This morning’s reflection comes from Leonard Finn, by way of the Mockingbird Devotional:

But the people refused to listen to the voice of Samuel; and they said, “No! but we will have a king over us, that we also may be like all the nations, and that our king may govern us and go out before us and fight our battles.” And when Samuel had heard all the words of the people, he repeated them in the ears of the LORD. And the LORD said to Samuel, “Hearken to their voice, and make them a king.” Samuel then said to the men of Israel, “Go every man to his city.”

1 Samuel 8:19-22, NRSV

“There’s a time and place for everything,” Chef on South Park once explained, “and it’s called ‘College.’” A time that seems to sanction rebellion, college can be one of the most challenging moments in the relationship of parents and their children. The child is far away, out of sight, and (from the background ruckus on the other end of the phone) completely out of control. However, one of the most powerful forms of grace is when a parent releases that control and allows their son or daughter to make a mistake—or two or three—in unconditional love.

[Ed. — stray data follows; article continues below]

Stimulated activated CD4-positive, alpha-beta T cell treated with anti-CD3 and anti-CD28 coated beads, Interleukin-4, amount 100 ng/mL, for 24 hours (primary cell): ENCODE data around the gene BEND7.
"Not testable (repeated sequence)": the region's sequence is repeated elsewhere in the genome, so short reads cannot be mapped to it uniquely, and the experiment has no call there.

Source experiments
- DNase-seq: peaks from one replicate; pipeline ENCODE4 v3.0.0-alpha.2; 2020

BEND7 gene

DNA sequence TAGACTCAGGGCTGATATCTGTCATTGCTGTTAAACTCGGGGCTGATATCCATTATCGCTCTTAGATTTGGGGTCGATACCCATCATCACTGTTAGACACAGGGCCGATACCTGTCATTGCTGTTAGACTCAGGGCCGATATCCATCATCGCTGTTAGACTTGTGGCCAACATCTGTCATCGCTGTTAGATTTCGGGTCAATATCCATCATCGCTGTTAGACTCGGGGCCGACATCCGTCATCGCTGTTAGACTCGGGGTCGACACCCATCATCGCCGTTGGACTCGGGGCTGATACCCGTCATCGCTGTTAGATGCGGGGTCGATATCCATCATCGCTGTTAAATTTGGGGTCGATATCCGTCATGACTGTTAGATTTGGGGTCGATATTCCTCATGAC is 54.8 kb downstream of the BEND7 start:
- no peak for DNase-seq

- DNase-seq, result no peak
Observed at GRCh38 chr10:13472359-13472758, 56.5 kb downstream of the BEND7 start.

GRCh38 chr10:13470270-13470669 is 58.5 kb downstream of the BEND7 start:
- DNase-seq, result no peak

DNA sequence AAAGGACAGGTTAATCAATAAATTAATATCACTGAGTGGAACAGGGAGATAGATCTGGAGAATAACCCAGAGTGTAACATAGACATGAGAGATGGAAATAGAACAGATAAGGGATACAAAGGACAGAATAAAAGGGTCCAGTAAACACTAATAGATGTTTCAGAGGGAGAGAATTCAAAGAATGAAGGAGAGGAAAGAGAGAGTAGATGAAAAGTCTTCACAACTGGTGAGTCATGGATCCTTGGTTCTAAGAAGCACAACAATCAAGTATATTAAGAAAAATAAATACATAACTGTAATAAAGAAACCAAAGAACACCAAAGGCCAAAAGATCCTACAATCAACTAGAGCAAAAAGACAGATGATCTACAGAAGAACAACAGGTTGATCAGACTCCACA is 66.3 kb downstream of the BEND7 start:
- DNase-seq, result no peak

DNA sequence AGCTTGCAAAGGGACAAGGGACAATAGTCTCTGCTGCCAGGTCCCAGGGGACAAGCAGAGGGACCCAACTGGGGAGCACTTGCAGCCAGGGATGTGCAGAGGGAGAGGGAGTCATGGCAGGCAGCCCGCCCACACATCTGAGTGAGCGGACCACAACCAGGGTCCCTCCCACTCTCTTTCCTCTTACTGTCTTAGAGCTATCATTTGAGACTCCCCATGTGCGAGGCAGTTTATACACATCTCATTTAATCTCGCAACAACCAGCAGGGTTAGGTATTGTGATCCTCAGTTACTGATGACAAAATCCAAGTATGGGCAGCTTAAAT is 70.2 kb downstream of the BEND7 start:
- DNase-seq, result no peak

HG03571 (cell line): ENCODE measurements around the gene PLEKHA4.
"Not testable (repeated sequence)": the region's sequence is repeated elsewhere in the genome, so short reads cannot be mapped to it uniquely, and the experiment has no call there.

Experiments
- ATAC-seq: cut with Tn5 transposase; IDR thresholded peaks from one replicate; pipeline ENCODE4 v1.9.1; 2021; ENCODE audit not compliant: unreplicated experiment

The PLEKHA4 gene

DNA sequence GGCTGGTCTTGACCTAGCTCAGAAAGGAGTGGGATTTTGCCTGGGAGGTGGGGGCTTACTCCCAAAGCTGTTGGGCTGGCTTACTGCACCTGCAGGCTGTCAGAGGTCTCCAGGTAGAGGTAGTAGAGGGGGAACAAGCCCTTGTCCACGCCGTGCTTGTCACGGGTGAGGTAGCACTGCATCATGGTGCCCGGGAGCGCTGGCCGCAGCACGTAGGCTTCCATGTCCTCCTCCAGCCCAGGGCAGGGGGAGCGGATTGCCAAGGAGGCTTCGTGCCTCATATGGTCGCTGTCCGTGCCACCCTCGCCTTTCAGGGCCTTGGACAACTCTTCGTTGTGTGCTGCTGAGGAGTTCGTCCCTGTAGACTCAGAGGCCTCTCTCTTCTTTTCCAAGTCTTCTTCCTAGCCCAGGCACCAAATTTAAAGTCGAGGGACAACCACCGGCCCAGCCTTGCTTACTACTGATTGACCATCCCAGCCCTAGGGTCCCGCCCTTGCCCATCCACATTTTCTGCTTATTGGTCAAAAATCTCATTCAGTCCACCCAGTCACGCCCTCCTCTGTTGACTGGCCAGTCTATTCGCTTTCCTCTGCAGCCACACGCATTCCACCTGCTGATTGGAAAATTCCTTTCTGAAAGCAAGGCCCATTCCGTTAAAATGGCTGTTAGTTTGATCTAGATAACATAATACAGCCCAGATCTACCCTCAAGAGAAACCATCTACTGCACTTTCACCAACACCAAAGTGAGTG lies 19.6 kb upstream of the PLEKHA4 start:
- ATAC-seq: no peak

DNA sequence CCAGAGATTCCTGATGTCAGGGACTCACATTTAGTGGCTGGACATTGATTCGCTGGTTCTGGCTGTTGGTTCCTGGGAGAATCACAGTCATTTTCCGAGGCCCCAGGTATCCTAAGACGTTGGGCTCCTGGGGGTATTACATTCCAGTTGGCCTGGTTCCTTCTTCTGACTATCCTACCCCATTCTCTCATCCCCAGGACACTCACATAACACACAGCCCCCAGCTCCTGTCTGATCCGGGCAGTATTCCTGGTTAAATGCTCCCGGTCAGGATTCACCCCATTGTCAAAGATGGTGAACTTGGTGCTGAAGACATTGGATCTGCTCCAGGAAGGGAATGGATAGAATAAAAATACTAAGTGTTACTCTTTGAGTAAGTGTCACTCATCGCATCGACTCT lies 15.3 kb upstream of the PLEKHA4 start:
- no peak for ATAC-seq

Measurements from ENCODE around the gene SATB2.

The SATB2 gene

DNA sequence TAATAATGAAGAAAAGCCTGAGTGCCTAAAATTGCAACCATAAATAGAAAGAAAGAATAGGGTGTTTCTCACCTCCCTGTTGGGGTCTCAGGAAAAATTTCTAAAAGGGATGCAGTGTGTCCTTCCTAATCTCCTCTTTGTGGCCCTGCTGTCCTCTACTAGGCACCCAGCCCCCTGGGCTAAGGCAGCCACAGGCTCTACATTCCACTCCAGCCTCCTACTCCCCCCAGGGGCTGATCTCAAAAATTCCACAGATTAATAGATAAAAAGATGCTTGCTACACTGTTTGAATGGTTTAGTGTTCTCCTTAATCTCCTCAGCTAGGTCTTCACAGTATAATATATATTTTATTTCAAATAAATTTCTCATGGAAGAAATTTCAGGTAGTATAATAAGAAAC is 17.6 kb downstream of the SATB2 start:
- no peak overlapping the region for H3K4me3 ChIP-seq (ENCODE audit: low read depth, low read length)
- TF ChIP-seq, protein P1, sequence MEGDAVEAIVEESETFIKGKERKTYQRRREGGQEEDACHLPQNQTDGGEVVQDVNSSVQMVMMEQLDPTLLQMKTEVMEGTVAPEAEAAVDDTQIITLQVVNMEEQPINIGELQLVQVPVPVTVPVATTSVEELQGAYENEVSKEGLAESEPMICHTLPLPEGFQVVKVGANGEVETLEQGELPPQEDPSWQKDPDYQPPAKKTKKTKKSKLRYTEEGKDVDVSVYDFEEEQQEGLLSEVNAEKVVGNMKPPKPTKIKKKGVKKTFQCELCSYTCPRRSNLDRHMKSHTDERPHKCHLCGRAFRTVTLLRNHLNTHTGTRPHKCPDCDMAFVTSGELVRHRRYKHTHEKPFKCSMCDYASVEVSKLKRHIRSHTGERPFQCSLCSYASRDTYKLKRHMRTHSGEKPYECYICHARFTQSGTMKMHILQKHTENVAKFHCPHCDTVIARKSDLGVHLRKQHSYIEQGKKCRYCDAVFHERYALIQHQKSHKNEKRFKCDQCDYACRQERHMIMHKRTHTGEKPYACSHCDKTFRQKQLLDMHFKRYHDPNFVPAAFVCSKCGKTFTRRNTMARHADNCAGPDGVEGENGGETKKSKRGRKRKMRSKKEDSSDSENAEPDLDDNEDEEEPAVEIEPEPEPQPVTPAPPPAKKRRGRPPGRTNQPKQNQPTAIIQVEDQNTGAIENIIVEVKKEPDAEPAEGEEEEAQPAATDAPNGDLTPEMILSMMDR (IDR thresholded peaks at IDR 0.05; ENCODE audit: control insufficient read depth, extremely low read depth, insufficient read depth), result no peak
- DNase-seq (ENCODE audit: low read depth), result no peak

When we talk about my college years now, my father tells me that he has no idea what he was doing or how he managed to survive that time himself. The bottom fell out when I arrived home for winter break sophomore year: I had done miserably in my classes; I was worn out and thoroughly depressed. I told my father that I had had enough of college and planned to drop out.

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My father was hurt, and also concerned about the education I was giving up. Of course, he wanted to fix everything, but instead he just asked me, “Are you sure?” When I said yes, he let the matter drop. We talked about other things over winter break—my part-time job, politics, the Patriots—anything except dropping out. However, a few days before the semester was to begin, I strangely felt capable of returning. I didn’t know why.

It took me years to understand that moment: that the space allowed for mistakes—and love despite them—is utterly and beautifully superhuman. This space is a total game-changer when it touches you. In the passage above, God acquiesces to the Israelites’ request for a king, so that they can “go to college” with the other nations. He lets them make the mistake, even though it not only means rejecting Him, but also more mistakes. However, what we see is that God’s love never abandons us, even when we abandon Him. His love is always there: it is always bigger than the mistakes we make, and nothing—not even our own foolish desires and decisions—can ever separate us from it.